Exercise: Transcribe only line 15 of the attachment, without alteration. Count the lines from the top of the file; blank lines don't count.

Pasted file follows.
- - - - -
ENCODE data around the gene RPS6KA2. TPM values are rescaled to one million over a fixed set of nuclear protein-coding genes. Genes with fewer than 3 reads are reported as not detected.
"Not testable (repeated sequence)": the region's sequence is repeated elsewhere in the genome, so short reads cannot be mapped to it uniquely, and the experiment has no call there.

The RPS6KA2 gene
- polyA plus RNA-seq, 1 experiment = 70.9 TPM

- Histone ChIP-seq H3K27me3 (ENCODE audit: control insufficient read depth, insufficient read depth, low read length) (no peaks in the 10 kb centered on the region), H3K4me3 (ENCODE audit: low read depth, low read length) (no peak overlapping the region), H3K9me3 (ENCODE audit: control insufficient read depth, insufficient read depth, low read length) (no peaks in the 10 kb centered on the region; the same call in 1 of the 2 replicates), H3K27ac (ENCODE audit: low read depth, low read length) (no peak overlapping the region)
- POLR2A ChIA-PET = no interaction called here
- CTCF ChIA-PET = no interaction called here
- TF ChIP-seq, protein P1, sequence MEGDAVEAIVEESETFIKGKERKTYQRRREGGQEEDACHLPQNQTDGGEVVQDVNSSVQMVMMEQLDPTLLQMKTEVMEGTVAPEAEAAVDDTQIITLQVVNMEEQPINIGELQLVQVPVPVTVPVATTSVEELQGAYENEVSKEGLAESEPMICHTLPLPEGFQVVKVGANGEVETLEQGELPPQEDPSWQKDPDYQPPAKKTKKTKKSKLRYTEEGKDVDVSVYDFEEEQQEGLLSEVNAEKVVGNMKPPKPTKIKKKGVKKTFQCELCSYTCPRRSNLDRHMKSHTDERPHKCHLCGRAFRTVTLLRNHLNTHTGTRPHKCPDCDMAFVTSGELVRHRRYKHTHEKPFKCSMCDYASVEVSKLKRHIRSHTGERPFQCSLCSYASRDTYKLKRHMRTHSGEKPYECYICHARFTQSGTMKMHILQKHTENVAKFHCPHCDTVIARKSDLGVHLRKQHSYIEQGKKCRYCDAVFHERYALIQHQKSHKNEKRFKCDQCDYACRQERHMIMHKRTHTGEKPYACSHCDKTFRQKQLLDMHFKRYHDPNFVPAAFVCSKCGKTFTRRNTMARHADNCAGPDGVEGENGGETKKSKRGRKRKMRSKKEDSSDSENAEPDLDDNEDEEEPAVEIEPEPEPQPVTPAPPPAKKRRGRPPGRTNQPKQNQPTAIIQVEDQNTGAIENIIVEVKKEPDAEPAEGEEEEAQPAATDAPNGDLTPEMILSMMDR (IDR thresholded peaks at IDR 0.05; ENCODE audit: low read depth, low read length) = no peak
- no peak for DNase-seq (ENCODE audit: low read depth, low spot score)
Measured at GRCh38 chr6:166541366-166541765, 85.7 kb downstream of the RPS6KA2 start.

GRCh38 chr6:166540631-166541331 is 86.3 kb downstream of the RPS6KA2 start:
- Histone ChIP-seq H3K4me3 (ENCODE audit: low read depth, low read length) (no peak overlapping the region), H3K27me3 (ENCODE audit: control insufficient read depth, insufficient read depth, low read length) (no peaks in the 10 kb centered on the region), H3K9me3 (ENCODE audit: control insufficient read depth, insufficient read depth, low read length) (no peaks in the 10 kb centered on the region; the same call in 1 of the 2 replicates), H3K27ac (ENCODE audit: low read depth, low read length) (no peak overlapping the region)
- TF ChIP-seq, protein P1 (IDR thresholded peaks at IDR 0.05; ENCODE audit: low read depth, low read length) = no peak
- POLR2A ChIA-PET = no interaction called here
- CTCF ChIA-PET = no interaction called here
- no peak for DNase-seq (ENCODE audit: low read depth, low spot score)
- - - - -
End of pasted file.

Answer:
- CTCF ChIA-PET = no interaction called here